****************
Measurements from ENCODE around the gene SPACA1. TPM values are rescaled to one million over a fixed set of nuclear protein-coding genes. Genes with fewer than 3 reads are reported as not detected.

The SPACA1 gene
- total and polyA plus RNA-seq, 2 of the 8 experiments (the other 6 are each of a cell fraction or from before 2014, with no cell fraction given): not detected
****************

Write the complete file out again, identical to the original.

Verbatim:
Measurements from ENCODE around the gene SPACA1. TPM values are rescaled to one million over a fixed set of nuclear protein-coding genes. Genes with fewer than 3 reads are reported as not detected.

The SPACA1 gene
- total and polyA plus RNA-seq, 2 of the 8 experiments (the other 6 are each of a cell fraction or from before 2014, with no cell fraction given): not detected